Annual expected losses (AEL)

AEL for weather-related natural perils can be used as an indicator for our average current climate-related risk exposure. However, AEL figures do not, by definition, provide an adequate measure for the potential risk of individual years with intense natural catastrophe losses like in eg 2019, 2018 and 2017 (below table indicates our risk exposures to four major natural catastrophe scenarios, ie single-event losses with a 200-year return period). The AEL figures are the result of expected weather activities, the vulnerability of insured objects, their values and the volume and structure of our insurance products. Changes in the AEL figures will show the evolution of our climate risk exposure. This could be due to climate change, but also due to changes in the vulnerability of insured objects, their values or changes in our business strategy. AEL figures are updated on an annual basis.

The four weather-related perils with the highest gross AEL for our business as per the end of 2019 are indicated in the table below.

Weather-related catastrophes: insured vs uninsured losses

There is a substantial protection gap between total economic losses from weather-related catastrophes and insured losses in all regions. This data does not represent a company-specific metric but is an important overall risk indicator (see graph below).

Insured vs uninsured weather-related catastrophe losses, per region

in USD bn, at 2019 prices

Insured vs uninsured weather-related catastrophe losses, per region (bar chart)

Source: Swiss Re Institute

Climate protection offered to (sub-)sovereigns

In 2019, cover against natural catastrophes accounted for approximately 15% of premiums in our P&C Reinsurance business. As we regularly update our risk models to reflect any changes in the underlying parameters and renew contracts annually, we are in a position to offer our clients re/insurance protection against current climate-related risks.

Reflecting our efforts to help expand re/insurance protection by working with public-sector clients, we made a commitment to the United Nations to advise up to 50 sovereigns and sub-sovereigns on climate risk resilience and to offer them USD 10 billion of insurance cover against this risk by 2020. You can see the progress we have made against this goal in the table below. We also made a commitment to the Insurance Development Forum (IDF), in line with the InsuResilience Vision 2025 goals. This includes delivering climate and other natural hazards risk modelling, developing risk transfer solutions as well as offering capacity for climate risk insurance to increase insurance protection for selected climate-exposed countries.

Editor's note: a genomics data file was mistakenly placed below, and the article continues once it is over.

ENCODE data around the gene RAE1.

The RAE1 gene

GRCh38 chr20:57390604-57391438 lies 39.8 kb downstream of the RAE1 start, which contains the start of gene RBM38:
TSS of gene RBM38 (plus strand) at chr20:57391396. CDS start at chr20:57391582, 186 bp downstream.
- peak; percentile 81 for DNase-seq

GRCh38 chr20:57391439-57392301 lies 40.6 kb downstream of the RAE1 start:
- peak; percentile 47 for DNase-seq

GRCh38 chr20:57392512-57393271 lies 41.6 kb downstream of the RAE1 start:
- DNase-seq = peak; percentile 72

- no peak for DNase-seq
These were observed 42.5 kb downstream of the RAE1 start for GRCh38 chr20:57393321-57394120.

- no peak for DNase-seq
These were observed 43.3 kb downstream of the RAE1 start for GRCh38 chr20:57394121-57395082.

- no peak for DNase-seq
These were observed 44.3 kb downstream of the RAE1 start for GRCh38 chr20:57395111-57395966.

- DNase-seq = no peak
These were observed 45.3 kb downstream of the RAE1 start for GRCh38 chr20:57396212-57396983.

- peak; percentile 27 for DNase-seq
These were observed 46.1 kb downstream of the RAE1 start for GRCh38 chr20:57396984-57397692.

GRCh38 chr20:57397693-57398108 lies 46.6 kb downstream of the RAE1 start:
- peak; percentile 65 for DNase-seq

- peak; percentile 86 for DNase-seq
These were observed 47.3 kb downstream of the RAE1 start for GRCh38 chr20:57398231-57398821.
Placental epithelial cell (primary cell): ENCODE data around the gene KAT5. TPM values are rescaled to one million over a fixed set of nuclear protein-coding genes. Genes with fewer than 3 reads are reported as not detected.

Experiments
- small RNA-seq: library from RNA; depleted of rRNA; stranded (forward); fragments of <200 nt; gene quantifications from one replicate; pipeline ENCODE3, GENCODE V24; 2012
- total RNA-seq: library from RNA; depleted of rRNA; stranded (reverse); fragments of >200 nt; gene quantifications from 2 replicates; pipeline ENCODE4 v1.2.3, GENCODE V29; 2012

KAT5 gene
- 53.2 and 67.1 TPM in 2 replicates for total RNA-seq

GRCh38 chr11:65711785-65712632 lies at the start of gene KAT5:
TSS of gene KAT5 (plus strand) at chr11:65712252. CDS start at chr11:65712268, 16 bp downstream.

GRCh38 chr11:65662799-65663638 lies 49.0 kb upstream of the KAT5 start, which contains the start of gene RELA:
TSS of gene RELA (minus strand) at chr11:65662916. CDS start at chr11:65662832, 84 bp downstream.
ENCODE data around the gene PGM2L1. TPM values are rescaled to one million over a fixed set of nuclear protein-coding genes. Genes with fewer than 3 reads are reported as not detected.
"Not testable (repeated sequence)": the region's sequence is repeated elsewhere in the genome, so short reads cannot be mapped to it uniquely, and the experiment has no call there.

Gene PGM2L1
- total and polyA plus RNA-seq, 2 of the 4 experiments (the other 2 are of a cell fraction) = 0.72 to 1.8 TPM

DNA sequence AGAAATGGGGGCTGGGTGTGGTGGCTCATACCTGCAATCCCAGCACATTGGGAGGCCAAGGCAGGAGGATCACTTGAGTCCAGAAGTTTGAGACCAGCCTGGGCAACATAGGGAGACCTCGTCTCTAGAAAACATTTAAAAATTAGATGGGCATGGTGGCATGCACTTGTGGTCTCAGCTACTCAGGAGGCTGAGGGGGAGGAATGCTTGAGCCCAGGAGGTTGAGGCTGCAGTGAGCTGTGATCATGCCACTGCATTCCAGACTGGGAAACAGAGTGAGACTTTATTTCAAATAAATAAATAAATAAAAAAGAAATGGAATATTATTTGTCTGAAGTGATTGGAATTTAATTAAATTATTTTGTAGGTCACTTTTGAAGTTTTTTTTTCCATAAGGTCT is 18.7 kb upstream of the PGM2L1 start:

Total climate protection offered to (sub-)sovereigns since 2014


by 2017

by 2018

by 2019

Number of (sub-)sovereigns advised




Amount of climate protection offered (in USD)

5.3 billion

8.2 billion

10.0 billion

Aligning our carbon intensity

We have recently started to develop a carbon business steering mechanism. The introduction of our coal policy formed the first part of this. Additionally, in 2019, we began to work on a carbon footprint methodology, which was also conducted through the CRO Forum. Once finished, this will help us steer the overall carbon footprint embedded in our re/insurance businesses. Ultimately, it will support us in decarbonising our business model and in reaching net-zero emissions by 2050 on the liability side of our balance sheet, a goal that we committed to in 2019 by signing the UN Global Compact Business Ambition for 1.5°C, building on our earlier Paris Pledge for Action.

In 2019, we also took another important step in our carbon steering mechanism and developed a policy to shift away from high carbon intensity oil and gas production.

From July 2021, we will no longer provide individual insurance covers for those oil and gas companies that are responsible for the world’s 5% most carbon-intensive oil and gas production.

From July 2023, we will no longer provide individual insurance cover for those oil and gas companies that are responsible for the world’s 10% most carbon intensive oil and gas production.